The photo above is a root heave on the American River Parkway path, west of Watt Avenue. This root heave started developing more than a year ago, and has of course gotten worse. Assuming that this will be a rainy winter, come spring the heaving will accelerate greatly. The heave has been decorated by users […]

Part three of posts on the parkway trail; part 2 Parkway trail flood signing; part 1 Parkway trail low points. This is it for now. The Jedediah Smith Memorial Trail through the American River Parkway is a major commuting route for bicyclists from the suburbs to downtown, with some reverse commuting as well. It is also a recreational trail, getting […]

Part two of posts on the parkway trail; Parkway trail low points.

When the parkway trail has been flooded this year, all the way back into December but increasingly this spring, Sacramento Regional Parks has closed various segments, and even the entire parkway at times. This is understandable. The trail is, after all, in a riparian area, and what defines riparian areas is an abundance of water.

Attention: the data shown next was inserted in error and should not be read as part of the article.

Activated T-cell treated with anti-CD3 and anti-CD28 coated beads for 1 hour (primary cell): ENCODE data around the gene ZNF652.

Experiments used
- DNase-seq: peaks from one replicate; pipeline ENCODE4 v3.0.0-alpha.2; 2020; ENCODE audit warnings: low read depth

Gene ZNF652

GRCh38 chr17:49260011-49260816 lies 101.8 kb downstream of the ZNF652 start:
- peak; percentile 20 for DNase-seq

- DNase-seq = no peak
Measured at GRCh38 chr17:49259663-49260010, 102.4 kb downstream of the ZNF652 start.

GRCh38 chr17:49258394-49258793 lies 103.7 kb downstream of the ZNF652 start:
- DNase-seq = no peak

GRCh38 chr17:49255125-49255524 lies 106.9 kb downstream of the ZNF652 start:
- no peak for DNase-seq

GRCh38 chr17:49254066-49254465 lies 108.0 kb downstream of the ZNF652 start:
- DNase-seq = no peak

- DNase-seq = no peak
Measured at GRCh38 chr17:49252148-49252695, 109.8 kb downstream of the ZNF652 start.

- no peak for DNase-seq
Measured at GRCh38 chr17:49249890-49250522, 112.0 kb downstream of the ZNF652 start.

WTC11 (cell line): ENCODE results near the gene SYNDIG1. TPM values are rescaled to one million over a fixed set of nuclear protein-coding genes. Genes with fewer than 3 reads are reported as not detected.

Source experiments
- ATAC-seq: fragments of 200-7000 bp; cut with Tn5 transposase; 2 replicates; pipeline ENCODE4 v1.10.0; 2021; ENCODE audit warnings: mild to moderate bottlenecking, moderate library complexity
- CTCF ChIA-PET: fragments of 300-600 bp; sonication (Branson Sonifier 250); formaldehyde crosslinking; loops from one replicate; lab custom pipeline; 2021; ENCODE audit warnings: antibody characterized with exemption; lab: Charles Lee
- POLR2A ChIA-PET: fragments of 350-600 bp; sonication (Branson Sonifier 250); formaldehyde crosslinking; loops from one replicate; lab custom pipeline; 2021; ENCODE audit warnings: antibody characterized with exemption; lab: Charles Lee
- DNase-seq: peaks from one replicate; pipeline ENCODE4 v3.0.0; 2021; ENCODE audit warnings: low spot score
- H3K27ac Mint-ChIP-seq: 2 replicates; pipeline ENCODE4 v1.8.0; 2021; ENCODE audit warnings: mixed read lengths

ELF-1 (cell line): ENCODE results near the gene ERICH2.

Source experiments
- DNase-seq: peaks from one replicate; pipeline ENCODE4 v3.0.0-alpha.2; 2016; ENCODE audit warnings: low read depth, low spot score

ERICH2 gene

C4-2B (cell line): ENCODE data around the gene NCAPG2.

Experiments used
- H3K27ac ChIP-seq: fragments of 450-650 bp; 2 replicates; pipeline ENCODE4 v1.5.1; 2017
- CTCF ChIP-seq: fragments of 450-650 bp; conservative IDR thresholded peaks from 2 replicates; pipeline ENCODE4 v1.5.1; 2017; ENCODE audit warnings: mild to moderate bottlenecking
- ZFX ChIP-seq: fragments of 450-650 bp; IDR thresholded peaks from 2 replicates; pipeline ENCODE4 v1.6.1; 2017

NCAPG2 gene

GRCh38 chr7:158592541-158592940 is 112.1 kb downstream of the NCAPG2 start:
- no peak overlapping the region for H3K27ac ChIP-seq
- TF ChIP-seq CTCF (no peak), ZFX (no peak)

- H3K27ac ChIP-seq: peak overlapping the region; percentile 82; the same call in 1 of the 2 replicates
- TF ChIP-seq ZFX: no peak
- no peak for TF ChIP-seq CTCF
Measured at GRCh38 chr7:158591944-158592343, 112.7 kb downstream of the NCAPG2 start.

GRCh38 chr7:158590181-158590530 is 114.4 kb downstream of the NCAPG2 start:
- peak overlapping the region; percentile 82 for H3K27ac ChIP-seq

Regional Parks has posted some information about the trail on their website, particularly as more and more of the trail has been closed, and is up-to-date with a complete closure now. In December and early January the website information was frequently out-of-date. Their Twitter account has had somewhat better information about the parkway, but it focuses mostly on motor vehicle access and not on trail access and usability.

Parts of the trail are quite usable right now, but rather than addressing those parts, all of the trail is closed.

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There are two low spots on the American River Parkway trail (officially called the Jedediah Smith Memorial Trail) that flood even under moderate rainfall or flood conditions. It may seem strange to bring these low spots up when just last week perhaps 90% of the trail was underwater. The trail is in a riparian area, and so will and should flood during major flood events. But the trail is also a major commuter route for hundreds people who work downtown and live to the east, as well as a few reverse commuters like myself. After the jump, details and solutions for these two problem spots.

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